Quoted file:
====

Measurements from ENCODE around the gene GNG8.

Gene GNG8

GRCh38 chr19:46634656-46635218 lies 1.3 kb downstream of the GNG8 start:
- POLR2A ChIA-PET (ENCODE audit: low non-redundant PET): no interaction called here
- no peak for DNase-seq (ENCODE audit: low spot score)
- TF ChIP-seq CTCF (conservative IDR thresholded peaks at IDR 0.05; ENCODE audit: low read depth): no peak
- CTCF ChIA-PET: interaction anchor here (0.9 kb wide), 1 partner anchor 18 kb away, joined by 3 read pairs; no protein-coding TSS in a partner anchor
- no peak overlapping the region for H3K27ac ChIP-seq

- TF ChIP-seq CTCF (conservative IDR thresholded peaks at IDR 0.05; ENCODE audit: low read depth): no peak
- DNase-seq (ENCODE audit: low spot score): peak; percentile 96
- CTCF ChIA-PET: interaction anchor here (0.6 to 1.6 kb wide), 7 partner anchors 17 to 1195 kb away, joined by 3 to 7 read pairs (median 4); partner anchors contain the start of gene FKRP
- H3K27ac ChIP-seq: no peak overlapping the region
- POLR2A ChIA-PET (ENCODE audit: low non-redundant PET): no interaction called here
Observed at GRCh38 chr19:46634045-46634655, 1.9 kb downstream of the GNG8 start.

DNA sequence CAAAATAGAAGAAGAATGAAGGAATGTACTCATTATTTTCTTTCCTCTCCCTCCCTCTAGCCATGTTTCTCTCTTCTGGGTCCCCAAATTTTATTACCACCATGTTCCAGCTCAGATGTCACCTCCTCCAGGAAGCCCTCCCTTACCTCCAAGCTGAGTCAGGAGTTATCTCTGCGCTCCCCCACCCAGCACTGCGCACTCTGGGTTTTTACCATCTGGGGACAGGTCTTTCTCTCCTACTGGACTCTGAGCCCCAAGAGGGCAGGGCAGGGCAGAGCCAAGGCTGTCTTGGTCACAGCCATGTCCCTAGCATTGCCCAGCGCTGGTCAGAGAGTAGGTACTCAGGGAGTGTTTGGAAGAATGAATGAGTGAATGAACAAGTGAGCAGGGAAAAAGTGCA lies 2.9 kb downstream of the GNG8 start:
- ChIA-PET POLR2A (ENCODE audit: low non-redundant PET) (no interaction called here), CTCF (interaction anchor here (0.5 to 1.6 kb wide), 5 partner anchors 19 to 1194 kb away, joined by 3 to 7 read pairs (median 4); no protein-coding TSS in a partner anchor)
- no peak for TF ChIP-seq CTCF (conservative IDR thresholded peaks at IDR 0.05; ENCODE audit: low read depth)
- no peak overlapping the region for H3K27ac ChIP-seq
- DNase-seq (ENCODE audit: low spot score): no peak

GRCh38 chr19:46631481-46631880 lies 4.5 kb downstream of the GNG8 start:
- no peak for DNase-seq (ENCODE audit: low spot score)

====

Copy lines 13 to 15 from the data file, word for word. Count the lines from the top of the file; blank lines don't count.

- POLR2A ChIA-PET (ENCODE audit: low non-redundant PET): no interaction called here
Observed at GRCh38 chr19:46634045-46634655, 1.9 kb downstream of the GNG8 start.

DNA sequence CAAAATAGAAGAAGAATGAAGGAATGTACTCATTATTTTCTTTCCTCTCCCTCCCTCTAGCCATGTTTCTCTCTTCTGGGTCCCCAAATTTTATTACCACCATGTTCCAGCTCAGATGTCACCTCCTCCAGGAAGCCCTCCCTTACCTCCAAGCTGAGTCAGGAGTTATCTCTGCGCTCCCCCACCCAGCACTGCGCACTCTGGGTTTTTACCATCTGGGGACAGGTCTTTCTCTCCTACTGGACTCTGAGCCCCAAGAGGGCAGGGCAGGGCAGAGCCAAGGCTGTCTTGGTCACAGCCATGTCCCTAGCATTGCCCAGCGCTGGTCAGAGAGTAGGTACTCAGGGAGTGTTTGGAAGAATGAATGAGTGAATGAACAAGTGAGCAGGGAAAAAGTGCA lies 2.9 kb downstream of the GNG8 start: